South Dakota’s state Senate has put a bill before Governor Dennis Daugaard that prevents transgender students from having access to, among other things, bathrooms and locker rooms that align with their gender identity. This “Bathroom Bill” is part of a string of legislative efforts that use paranoid obsession with trans bodies to justify discrimination against them. Most famously, Houston's attempt to pass a trans-inclusive non-discrimination policy, nicknamed HERO, was defeated with the help of an appalling campaign depicting trans women as men in dresses out to harass and rape cisgender women. That sort of ignorant and hateful thinking is what defeated HERO, pushed this bill in South Dakota, and has inspired similar bills in Tennessee, Nebraska, and Texas.
What infuriates and baffles me is that these legislators want to treat trans folks like some alien threat from a dark and distant star that is hell-bent on invading our … precious public restrooms? Governor Daugaard’s excuse is literally “I’ve never met a transgender person.” It sounds dismissive, but it’s really something worse. Cisgender people have the luxury of being able to ignore trans people, but trans folks encounter phobia and cissexism with cruel regularity.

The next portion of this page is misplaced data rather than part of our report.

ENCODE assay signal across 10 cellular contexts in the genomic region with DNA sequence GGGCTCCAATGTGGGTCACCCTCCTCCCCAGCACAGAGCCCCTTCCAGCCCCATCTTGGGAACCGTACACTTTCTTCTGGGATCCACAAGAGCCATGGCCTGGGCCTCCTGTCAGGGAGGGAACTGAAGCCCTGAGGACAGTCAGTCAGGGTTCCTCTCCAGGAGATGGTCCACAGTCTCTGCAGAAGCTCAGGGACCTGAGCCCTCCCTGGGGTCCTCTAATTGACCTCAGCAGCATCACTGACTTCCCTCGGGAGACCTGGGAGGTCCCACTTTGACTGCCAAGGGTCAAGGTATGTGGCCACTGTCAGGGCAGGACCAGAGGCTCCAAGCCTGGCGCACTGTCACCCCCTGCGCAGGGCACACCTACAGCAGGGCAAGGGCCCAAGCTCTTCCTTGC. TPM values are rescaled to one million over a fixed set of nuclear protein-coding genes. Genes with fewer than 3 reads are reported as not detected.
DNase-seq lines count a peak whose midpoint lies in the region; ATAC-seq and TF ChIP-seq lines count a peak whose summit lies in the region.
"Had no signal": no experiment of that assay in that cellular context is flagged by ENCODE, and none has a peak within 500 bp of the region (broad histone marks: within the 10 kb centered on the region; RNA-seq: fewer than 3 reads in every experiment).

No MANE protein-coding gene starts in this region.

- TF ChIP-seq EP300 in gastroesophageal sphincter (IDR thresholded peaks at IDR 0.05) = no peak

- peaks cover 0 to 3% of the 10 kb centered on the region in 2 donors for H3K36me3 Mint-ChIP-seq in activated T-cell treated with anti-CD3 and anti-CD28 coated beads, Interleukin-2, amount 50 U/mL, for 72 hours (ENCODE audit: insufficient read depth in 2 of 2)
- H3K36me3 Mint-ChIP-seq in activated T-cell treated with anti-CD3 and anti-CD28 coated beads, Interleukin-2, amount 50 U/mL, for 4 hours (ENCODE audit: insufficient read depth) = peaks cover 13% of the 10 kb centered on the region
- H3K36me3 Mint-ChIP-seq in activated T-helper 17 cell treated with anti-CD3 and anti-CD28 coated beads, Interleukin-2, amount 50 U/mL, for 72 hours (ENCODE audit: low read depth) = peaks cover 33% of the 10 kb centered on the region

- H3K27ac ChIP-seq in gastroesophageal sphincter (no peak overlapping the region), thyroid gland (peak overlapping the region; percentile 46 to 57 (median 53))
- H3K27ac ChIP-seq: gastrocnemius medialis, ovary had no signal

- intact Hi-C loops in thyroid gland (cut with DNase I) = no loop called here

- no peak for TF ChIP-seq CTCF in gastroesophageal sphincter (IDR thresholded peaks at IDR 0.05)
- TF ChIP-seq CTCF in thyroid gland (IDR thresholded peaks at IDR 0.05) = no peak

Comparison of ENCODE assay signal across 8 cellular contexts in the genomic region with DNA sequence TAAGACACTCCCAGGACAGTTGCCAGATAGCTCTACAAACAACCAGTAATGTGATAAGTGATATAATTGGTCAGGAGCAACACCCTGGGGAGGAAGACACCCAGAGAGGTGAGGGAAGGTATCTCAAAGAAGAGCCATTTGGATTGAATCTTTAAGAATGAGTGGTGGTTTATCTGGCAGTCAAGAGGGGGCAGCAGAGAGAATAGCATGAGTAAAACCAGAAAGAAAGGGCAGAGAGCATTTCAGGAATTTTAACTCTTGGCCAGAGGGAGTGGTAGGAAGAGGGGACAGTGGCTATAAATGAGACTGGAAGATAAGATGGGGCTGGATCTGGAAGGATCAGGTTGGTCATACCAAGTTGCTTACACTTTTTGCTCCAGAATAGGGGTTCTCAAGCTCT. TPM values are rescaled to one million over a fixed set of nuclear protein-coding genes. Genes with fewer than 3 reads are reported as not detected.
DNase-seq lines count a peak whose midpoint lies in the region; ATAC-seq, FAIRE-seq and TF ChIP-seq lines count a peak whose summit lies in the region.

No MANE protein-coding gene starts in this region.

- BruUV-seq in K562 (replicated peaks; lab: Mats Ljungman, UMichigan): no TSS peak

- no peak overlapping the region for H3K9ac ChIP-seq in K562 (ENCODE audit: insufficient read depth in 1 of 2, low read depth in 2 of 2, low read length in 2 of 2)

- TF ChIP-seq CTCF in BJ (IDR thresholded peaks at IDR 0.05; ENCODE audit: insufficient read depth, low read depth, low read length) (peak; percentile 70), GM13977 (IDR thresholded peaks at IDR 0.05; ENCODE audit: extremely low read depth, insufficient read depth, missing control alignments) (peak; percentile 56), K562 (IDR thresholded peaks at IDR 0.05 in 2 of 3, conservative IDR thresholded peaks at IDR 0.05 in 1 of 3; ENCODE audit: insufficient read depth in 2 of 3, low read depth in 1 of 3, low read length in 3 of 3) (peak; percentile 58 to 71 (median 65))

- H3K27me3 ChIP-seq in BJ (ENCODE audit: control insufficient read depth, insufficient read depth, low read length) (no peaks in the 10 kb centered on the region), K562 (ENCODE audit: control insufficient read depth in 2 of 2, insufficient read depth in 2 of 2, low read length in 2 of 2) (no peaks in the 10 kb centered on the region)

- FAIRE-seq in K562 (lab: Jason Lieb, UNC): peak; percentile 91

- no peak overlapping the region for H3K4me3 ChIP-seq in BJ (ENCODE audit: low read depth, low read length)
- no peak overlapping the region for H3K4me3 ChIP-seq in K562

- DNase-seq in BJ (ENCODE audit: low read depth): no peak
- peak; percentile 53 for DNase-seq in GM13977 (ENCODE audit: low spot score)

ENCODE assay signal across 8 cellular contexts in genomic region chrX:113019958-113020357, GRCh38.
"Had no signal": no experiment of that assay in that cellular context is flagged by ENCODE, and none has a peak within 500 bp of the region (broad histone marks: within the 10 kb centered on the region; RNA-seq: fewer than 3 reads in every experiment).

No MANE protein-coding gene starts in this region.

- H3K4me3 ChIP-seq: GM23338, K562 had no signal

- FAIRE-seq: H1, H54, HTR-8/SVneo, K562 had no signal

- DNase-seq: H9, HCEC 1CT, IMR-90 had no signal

Legislators can fabricate any paranoid delusion about trans people that they want, and cisgender people can choose to believe that transgender people -- wanting the same human validation with which cisgender people are blessed -- are somehow a threat to everyone.
Or? We can choose to believe something different.
We can believe transgender people. We can acknowledge who they are. We can educate ourselves about the struggles and experiences of trans people, without expecting every trans person to be our teacher. We can try to get it right, still get it wrong, and be grateful for those moments when trans folks are willing to guide and correct us. We can take a stand alongside them against “bathroom bills” and laws designed to erase their identities. Cisgender people don’t get to define transgender liberation, but we can refuse to sit idly by and be complicit in their oppression. We can start getting this right anytime now. We can start in South Dakota.